Published: January 14, 2024 | 5 mins read

The 7 Kidney Stone Symptoms You Must Know

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Kidney stones are one of the most painful conditions that a person can experience.

However, when a kidney stone is just beginning to form in your kidney, there usually isn’t any sign. Some people experience a dull ache in their mid to lower back. But, this isn’t consistent. The pain really only kicks off when it detaches from your kidneys and tries to enter your urinary tract.

But aside from the pain, there are other signs to watch out for.

In this article, we will discuss the seven common kidney stone symptoms.

The Early Signs of Kidney Stones

Early Symptoms  

For some of us, the first signal that there may be a stone forming is a dull ache in our mid to lower back around where the kidneys are. These dull aches are usually felt 1-2 months before a stone fully detaches and is very mild. So mild that it may even go unnoticed by most.

Depending on the type of stone that you form, these dull aches can be from the stone tugging at the interior wall of the kidney either from growth or as it tries to detach. Or, for stones that form in suspension in the urine, it can be the stone entering the opening of the urinary tract (renal pelvis) , getting stuck, and causing a minor back-up of urine into the kidney.

More severe back-ups of urine are where the real explosive pain starts, which we will discuss next.

1. Sharp pain in the side and back, below the ribs

The most common symptom of kidney stones is a sharp pain in the side and back, below the ribs. In medical terms, this pain is called renal colic. The pain can be so severe that moving can be difficult.

This pain is usually brought about by hydronephrosis. Hydronephrosis is when urine gets stuck in the kidney due to obstruction from a stone. If you want to know more about this condition, read our blog on hydronephrosis.

Often, the pain can radiate to the groin. And this is due to the stone’s movement through the urinary tract. Kidney stones can range in size from a grain of sand to a golf ball. So, the stones moving through the urinary tract can cause pain.

2. Pain or burning sensation while urinating

When you have kidney stones, you might also feel a burning sensation while urinating. That’s because the stone tears the soft flesh of your urinary tract as it moves. As a result, it can cause inflammation and irritation, which can make it painful to urinate.

3. Frequent urination

In addition to the pain, some people may also experience a frequent urge to urinate. And this makes sense because the bladder feels that there’s a foreign object inside. It causes irritation, so the bladder contracts more frequently.


4. Blood in urine

Again, kidney stones are scraping and tearing the lining of the urinary tract. So it is possible to experience hematuria (blood in the urine). The blood may appear red or pink and be visible to the naked eye.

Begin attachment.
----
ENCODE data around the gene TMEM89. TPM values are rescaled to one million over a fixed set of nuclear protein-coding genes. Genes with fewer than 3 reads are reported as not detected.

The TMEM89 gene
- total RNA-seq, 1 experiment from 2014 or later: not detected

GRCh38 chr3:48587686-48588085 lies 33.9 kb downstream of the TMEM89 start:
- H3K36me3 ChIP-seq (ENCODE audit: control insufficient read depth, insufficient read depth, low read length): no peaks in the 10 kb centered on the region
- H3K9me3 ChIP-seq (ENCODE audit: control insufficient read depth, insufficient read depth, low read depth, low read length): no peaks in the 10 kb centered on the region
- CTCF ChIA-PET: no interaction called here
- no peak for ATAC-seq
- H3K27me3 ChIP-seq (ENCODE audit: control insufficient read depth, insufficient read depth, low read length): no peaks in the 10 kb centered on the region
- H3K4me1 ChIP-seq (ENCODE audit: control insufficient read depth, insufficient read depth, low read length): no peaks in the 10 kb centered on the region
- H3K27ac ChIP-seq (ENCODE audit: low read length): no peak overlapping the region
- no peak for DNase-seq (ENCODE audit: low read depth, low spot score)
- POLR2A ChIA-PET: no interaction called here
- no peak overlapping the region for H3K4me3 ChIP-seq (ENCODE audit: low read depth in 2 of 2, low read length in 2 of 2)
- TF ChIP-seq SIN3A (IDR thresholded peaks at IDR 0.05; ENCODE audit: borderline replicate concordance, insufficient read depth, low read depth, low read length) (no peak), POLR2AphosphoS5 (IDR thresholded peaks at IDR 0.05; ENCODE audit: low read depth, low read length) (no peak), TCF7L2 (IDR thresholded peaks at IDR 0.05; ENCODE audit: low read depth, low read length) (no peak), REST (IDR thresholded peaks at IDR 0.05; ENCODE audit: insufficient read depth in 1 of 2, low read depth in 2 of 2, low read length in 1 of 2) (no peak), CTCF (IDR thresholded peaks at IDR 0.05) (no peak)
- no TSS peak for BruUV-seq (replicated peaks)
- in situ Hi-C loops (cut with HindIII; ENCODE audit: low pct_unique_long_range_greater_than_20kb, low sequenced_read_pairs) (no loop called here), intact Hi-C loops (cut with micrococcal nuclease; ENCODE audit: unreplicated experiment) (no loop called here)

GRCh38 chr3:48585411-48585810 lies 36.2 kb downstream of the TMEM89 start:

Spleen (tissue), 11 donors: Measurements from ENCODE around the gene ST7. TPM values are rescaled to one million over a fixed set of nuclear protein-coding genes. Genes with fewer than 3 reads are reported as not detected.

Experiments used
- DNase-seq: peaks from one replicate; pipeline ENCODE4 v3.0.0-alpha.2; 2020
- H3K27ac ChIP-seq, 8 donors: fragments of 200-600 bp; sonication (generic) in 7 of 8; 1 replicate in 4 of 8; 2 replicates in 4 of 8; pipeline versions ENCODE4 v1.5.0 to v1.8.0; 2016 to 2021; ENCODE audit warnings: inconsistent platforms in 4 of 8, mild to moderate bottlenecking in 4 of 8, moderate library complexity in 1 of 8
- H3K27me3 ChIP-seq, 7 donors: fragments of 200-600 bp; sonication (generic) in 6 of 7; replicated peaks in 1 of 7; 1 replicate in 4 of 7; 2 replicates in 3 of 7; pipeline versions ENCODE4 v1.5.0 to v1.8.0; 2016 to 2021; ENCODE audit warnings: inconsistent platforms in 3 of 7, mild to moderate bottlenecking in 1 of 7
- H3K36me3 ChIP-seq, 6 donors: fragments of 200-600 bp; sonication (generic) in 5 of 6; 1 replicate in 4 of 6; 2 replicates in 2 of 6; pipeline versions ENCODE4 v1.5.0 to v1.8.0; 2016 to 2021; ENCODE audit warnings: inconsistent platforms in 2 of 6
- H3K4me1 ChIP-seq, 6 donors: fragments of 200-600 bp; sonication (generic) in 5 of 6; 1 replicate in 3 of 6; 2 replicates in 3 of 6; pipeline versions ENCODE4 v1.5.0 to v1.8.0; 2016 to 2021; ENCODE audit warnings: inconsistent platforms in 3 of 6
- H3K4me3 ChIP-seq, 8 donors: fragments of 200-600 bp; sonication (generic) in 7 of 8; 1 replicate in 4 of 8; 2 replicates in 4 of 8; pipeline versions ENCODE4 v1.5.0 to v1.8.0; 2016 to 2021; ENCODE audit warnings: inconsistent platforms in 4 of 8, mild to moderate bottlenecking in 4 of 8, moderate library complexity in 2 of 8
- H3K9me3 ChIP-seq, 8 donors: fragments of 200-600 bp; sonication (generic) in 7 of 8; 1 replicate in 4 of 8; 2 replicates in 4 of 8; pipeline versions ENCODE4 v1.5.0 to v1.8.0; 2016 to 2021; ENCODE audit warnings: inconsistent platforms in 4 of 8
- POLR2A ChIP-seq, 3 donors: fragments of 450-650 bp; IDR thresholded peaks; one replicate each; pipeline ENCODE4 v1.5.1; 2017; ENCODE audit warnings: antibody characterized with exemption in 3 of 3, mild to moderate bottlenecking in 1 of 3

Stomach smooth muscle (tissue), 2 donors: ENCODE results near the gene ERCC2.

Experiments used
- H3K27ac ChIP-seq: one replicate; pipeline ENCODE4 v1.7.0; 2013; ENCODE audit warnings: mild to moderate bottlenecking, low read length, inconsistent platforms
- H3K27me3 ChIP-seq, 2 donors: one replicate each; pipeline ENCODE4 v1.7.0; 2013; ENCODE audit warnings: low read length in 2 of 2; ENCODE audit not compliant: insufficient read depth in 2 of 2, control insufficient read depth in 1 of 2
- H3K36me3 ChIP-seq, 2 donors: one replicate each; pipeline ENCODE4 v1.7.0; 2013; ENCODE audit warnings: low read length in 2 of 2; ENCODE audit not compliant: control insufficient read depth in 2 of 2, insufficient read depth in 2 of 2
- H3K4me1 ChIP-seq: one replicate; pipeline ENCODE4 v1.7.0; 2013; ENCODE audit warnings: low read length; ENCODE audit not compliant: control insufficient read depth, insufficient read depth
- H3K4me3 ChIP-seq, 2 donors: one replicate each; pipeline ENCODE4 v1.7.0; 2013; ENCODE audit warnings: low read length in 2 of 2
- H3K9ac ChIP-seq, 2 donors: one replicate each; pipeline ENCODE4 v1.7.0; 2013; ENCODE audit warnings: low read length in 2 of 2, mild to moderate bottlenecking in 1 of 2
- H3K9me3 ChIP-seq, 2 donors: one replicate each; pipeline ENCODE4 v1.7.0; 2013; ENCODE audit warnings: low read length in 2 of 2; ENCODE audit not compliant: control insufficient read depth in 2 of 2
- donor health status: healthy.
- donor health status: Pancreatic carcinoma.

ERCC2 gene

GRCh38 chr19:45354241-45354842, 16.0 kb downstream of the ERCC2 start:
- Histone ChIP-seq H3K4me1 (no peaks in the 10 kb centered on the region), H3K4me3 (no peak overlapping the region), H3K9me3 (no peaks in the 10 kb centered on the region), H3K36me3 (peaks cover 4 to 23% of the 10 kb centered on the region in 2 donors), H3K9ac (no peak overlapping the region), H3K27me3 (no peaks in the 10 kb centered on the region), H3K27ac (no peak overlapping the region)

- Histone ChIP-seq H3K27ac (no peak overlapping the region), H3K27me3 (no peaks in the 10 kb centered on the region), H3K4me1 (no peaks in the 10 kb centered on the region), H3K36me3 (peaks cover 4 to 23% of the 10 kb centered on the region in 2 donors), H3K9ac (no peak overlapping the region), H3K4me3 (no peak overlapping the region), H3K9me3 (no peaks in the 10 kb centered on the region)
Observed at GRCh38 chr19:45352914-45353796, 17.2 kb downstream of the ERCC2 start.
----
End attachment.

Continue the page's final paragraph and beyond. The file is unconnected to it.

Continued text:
But please note that hematuria can also signify other conditions, such as a urinary tract infection or bladder cancer. If you notice blood in your urine, seeing a doctor as soon as possible is essential.

It is also very common to experience Coca-Cola colored (very dark) urine shortly after your stone releases from your kidney. This can be quite frightening for first time stone formers. But, typically resolves itself after a few urinations. If you see bright red blood in large quantities, this is a much larger concern and you should seek immediate medical attention.

5. Cloudy or foul-smelling urine

When a kidney stone is present, it can create a breeding ground for bacteria. This can cause the urine to become cloudy and foul-smelling.

If your urine is cloudy or has a strong odor, it is important to see a doctor. This could be a sign of a urinary tract infection, which can be treated with antibiotics.

6. Nausea and vomiting

Nausea and vomiting can accompany other symptoms of kidney stones. This is caused by the body’s natural response to pain and inflammation. When the body detects pain or inflammation, it can trigger the release of certain hormones, such as adrenaline and cortisol. These hormones can cause nausea and vomiting.


7. Fever and chills

In addition to nausea and vomiting, some people may experience fever and chills. This is a sign that the body is fighting an infection, which can be caused by the presence of a kidney stone.

When there’s an infection, the body’s immune system responds by increasing its temperature, which can cause fever and chills. Severe infection can be life-threatening, so please see a doctor immediately.

The 7 Signs of Kidney Stones

If you experience any of the symptoms listed in this article, we suggest having a diagnosis. In that way, we can better troubleshoot the root cause of the problem, which is potentially a kidney stone.

You can read about the different diagnostic imaging available on our Imaging Techniques blog.

Suppose you confirmed that it really is a kidney stone. Our Coaching Program can give you real-time expert advice to help you manage your symptoms effectively and guide you through the process, from diagnosis to treatment and eventually towards kidney stone prevention.

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